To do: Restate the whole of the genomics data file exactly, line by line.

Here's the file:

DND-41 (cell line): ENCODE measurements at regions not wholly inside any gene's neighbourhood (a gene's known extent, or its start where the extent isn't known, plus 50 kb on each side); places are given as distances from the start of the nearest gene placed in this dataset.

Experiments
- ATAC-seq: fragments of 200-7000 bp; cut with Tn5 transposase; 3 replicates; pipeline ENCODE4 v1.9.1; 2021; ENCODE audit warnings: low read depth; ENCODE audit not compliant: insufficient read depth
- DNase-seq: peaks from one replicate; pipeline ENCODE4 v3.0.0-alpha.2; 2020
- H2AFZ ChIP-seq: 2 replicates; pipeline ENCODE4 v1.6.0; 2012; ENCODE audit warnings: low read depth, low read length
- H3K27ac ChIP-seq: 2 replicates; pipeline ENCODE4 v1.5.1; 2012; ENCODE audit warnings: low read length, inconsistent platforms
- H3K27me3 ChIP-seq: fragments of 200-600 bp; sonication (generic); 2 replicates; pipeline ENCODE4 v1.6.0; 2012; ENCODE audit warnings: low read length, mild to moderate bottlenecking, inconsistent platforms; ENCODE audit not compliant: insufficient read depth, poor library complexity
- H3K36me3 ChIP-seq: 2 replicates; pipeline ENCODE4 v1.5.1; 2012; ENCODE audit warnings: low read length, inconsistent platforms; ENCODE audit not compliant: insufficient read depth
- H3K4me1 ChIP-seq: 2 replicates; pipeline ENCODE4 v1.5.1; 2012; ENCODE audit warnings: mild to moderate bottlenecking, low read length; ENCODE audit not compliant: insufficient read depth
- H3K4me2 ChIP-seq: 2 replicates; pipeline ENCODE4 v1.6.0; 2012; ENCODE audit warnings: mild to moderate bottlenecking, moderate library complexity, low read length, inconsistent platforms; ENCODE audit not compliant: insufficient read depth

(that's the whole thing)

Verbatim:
DND-41 (cell line): ENCODE measurements at regions not wholly inside any gene's neighbourhood (a gene's known extent, or its start where the extent isn't known, plus 50 kb on each side); places are given as distances from the start of the nearest gene placed in this dataset.

Experiments
- ATAC-seq: fragments of 200-7000 bp; cut with Tn5 transposase; 3 replicates; pipeline ENCODE4 v1.9.1; 2021; ENCODE audit warnings: low read depth; ENCODE audit not compliant: insufficient read depth
- DNase-seq: peaks from one replicate; pipeline ENCODE4 v3.0.0-alpha.2; 2020
- H2AFZ ChIP-seq: 2 replicates; pipeline ENCODE4 v1.6.0; 2012; ENCODE audit warnings: low read depth, low read length
- H3K27ac ChIP-seq: 2 replicates; pipeline ENCODE4 v1.5.1; 2012; ENCODE audit warnings: low read length, inconsistent platforms
- H3K27me3 ChIP-seq: fragments of 200-600 bp; sonication (generic); 2 replicates; pipeline ENCODE4 v1.6.0; 2012; ENCODE audit warnings: low read length, mild to moderate bottlenecking, inconsistent platforms; ENCODE audit not compliant: insufficient read depth, poor library complexity
- H3K36me3 ChIP-seq: 2 replicates; pipeline ENCODE4 v1.5.1; 2012; ENCODE audit warnings: low read length, inconsistent platforms; ENCODE audit not compliant: insufficient read depth
- H3K4me1 ChIP-seq: 2 replicates; pipeline ENCODE4 v1.5.1; 2012; ENCODE audit warnings: mild to moderate bottlenecking, low read length; ENCODE audit not compliant: insufficient read depth
- H3K4me2 ChIP-seq: 2 replicates; pipeline ENCODE4 v1.6.0; 2012; ENCODE audit warnings: mild to moderate bottlenecking, moderate library complexity, low read length, inconsistent platforms; ENCODE audit not compliant: insufficient read depth